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Russia Intensifies Front Line Offensive Amid Western Military Aid to Ukraine

Relentless Russian attacks on Ukrainian positions defending the strategically important eastern town of Chasiv Yar are disrupting troop rotations and supply deliveries, soldiers in the area report.

Analysts say Russian troops are attempting to leverage their numerical and weaponry advantages before Ukrainian forces are bolstered by new Western military aid, which is already beginning to arrive at the front line.

The Kremlin’s military has also been targeting civilian areas, using powerful glide bombs that devastate buildings and create massive craters. Their months-long campaign to cripple Ukraine’s electricity supply aims to erode public morale and disrupt Ukraine’s growing arms industry.

In response to these civilian attacks, the International Criminal Court issued arrest warrants on Tuesday for former Russian Defense Minister Sergei Shoigu and military chief of staff Gen. Valery Gerasimov, accusing them of war crimes. Judges stated there is evidence they “intentionally caused great suffering or serious injury to body or to mental or physical health” of Ukrainian civilians.

Ukrainian soldiers defending the eastern Donetsk region face continuous Russian ground assaults and aerial bombardments, offering little respite after more than two years of conflict.

“We work, you could say, without rest,” said a platoon commander who identified himself only by his first name, Oleksandr, in accordance with his brigade’s rules.

“So no two days are alike. You always need to be ready to work day and night,” he told The Associated Press on Monday.

Oleksandr’s platoon, part of Ukraine’s 43rd Artillery Brigade, quickly moves into positions to fire their Soviet-era Pion self-propelled howitzer at Russian targets before being countered.

Holding Chasiv Yar is critical. The town, strategically significant and elevated but now largely in ruins, lies west of Bakhmut, which Russia captured last year after a 10-month battle.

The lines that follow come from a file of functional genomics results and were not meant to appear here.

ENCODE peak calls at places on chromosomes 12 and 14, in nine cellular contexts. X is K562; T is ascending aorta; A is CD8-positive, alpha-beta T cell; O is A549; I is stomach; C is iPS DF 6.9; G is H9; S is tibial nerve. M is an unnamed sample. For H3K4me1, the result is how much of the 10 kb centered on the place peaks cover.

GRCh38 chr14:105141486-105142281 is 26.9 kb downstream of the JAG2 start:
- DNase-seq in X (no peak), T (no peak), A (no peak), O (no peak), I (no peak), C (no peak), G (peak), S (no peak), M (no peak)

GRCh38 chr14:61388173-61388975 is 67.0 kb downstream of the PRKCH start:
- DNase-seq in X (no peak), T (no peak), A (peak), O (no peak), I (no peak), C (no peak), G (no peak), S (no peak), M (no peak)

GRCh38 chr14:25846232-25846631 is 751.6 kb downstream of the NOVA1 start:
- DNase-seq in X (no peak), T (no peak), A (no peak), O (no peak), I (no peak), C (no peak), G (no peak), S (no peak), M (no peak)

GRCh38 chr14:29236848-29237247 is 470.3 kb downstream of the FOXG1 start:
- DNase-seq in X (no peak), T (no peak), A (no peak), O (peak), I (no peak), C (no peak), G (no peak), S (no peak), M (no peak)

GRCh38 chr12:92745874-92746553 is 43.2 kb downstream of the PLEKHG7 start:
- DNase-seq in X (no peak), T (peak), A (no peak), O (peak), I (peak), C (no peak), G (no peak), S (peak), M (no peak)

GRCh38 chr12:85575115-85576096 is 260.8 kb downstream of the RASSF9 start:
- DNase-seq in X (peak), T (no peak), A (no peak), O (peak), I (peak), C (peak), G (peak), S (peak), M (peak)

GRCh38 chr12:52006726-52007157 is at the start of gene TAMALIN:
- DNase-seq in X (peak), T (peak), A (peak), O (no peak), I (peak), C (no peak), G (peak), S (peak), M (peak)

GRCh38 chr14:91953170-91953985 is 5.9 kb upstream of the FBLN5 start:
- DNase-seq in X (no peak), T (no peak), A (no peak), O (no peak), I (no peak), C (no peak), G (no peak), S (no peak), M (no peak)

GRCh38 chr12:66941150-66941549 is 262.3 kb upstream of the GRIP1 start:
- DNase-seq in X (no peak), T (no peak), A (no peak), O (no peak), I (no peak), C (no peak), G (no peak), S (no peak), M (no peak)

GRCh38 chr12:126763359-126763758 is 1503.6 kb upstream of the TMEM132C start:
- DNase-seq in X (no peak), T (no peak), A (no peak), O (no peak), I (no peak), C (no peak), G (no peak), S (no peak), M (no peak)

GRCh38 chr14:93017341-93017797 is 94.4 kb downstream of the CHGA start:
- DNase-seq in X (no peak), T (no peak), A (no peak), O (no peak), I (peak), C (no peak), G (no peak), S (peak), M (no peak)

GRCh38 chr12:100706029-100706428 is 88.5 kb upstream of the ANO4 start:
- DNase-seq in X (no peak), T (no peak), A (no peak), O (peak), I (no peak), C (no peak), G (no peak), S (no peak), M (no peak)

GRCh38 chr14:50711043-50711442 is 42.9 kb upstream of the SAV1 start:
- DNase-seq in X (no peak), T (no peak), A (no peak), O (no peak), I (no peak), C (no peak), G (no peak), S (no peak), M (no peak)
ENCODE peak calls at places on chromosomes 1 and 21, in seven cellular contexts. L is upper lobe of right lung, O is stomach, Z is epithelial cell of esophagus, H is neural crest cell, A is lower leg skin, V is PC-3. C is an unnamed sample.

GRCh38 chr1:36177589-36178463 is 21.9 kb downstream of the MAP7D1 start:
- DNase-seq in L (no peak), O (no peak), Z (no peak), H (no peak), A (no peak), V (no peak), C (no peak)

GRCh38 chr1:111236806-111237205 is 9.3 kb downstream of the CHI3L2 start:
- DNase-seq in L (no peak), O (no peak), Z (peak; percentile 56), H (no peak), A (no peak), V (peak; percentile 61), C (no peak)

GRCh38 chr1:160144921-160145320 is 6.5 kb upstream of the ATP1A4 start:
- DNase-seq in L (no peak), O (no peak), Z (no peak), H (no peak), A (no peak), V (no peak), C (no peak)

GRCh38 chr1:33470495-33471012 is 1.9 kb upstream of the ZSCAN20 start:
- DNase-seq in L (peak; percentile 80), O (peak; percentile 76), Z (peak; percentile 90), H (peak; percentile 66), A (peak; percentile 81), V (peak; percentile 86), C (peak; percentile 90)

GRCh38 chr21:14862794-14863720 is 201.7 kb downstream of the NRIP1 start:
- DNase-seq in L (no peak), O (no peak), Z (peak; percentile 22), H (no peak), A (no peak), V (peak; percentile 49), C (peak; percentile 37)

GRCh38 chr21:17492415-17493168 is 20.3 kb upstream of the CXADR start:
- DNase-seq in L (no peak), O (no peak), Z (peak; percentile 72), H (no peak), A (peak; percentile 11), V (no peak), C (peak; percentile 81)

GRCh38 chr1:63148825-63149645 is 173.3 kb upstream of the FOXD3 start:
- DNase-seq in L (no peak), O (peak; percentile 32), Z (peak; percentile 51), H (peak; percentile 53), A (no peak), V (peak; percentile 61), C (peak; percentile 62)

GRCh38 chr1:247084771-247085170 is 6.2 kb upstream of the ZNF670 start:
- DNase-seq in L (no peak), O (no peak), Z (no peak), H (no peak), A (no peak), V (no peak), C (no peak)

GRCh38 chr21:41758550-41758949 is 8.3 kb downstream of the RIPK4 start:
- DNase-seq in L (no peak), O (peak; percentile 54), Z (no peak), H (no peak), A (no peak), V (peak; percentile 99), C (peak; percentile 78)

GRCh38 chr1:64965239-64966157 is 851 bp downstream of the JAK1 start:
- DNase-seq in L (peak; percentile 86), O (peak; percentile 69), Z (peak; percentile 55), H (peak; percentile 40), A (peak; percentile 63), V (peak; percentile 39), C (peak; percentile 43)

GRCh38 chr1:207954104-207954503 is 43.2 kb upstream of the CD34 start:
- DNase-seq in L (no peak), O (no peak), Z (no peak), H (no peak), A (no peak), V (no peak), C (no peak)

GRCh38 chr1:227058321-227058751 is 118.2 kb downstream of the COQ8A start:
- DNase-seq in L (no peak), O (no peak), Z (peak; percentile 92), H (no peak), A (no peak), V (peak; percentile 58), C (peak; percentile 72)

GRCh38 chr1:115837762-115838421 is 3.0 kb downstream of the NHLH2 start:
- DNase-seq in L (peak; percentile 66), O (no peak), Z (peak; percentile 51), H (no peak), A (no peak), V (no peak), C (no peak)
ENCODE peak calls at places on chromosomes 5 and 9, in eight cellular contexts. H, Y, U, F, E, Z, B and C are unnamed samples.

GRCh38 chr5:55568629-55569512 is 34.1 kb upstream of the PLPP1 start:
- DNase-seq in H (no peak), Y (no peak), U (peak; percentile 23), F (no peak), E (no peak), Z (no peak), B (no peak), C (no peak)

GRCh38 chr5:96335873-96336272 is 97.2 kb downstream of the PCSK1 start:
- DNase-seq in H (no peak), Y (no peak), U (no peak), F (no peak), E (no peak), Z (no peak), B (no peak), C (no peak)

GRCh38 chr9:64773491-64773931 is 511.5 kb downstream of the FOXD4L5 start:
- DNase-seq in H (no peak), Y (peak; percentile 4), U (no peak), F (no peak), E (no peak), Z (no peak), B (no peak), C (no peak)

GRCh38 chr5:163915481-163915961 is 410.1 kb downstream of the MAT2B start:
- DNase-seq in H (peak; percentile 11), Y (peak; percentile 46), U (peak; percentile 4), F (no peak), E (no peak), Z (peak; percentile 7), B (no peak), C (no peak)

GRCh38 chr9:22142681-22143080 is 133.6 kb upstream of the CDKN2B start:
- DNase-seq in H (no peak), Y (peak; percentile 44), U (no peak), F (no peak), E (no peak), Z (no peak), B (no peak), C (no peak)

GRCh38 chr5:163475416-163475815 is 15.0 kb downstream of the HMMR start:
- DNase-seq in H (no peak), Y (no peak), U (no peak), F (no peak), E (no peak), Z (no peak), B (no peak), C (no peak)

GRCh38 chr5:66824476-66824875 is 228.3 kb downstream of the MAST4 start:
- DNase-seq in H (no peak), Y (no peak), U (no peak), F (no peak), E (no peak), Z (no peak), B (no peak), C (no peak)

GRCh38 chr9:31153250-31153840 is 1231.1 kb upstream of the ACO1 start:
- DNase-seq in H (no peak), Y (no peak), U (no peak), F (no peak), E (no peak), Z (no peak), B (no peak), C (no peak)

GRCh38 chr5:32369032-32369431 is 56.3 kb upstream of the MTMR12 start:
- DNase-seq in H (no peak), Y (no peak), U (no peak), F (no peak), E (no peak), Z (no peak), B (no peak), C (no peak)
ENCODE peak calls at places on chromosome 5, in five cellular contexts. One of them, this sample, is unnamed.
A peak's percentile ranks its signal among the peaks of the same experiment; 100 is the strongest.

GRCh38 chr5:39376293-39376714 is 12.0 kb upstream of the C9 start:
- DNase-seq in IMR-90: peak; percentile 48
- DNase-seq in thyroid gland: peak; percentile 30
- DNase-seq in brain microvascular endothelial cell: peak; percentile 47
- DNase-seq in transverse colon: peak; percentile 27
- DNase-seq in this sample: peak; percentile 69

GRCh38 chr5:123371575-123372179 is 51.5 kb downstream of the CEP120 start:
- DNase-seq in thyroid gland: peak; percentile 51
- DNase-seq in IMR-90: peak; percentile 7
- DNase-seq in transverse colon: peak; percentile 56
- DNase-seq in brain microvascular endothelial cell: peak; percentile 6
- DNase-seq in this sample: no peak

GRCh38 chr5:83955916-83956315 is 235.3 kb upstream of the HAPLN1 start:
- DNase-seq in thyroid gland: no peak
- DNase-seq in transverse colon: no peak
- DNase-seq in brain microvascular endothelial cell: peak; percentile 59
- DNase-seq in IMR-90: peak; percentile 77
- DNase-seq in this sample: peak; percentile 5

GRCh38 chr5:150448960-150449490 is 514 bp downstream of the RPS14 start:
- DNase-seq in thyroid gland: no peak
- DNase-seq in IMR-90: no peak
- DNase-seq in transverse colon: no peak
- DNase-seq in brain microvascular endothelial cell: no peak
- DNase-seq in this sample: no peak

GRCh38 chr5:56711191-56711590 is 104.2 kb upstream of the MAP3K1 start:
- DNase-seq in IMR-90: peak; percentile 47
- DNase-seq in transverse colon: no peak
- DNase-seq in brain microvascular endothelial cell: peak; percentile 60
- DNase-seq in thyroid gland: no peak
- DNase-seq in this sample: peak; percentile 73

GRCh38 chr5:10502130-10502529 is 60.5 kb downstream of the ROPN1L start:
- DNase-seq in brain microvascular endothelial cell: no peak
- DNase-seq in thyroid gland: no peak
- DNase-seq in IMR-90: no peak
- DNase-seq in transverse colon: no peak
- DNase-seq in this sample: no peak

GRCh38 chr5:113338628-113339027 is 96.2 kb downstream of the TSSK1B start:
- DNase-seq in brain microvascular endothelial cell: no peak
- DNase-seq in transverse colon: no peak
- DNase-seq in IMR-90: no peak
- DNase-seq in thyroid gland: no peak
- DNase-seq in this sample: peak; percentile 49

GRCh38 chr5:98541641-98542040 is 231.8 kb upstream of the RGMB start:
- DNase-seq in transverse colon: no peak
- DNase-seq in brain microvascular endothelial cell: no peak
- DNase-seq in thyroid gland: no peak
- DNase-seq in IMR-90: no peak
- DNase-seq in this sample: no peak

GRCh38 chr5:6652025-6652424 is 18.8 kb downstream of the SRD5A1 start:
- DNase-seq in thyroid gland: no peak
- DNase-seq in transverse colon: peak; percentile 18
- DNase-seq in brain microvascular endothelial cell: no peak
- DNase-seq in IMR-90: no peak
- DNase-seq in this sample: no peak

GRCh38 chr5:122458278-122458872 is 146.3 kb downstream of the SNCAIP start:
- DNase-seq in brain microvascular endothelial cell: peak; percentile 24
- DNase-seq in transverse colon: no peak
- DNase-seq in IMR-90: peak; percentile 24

Ukraine is racing to stabilize parts of the roughly 1,000-kilometer (620-mile) front line after receiving much-needed military assistance from the United States in April. A six-month delay in U.S. aid had forced Ukraine’s military into a defensive stance.

Members of the artillery brigade in Chasiv Yar reported the arrival of American ammunition supplies.

The U.S. is expected to announce an additional $150 million in urgently needed munitions for Ukraine this week, while Czech Prime Minister Petr Fiala announced Tuesday that the first shipment of ammunition under a Czech initiative has been delivered to Ukraine.

Also Read: Trump Considers Halting US Military Aid to Ukraine, Urges Peace Talks with Moscow

In a separate development, U.S. Defense Secretary Lloyd Austin spoke by phone with Russian Minister of Defense Andrei Belousov. Pentagon spokesman Maj. Gen. Pat Ryder stated that Austin emphasized the importance of maintaining communication lines during the conflict. This call, initiated by Austin, was the first since his conversation with then-minister Shoigu on March 15, 2023. Russian officials did not immediately report the call.

The Czech Republic aims to procure at least 800,000 artillery shells from non-EU countries for Ukraine, as the war has depleted stockpiles in Europe, the U.S., and Russia.

The Institute for the Study of War, a Washington-based think tank, noted that it will take time for the effects of the new Western weaponry to impact the front line. Meanwhile, it stated, “Russian forces are attempting to make tactically and operationally significant gains” before this aid arrives.

Elsewhere, the Kremlin’s forces continued their attacks on civilian infrastructure, with three aerial strikes in the northeastern Kharkiv region on Tuesday, though no injuries were reported.

Russia has been bombarding Kharkiv in recent months, likely to draw Ukrainian forces away from defending Donetsk and to create a buffer zone against cross-border Ukrainian attacks. In the past 24 hours, Russian forces launched 42 glide bombs against the Kharkiv region, authorities said Tuesday.

In other news, the Russian Defense Ministry and Ukrainian President Volodymyr Zelenskyy announced the exchange of 90 war prisoners from each side, mediated by the United Arab Emirates. This swap was the fifth mediated by the UAE this year.

The UAE stated that the exchange resulted from leveraging its unique ties and partnership with both sides, acting as a reliable mediator.

Zelenskyy said the swap included troops from various branches of Ukraine’s military and border guard, including those who fought in Mariupol, the Chernobyl nuclear power plant, and other regions.

Additionally, Moscow retaliated against the EU’s decision to suspend broadcasting activities of several Russian media outlets by banning the broadcasts of 81 European media outlets.

“The Russian side has repeatedly warned that politically motivated repressions against Russian journalists and unfounded bans of the Russian media in the EU won’t go unanswered,” the Russian Foreign Ministry stated.

John Collins
John Collins
John is an esteemed journalist and author renowned for their incisive reporting and deep insights into global affairs. As a prominent contributor to City Telegraph, John brings over 5 years of experience covering diverse geopolitical landscapes, from the corridors of power in major capitals to the frontlines of conflict zones.

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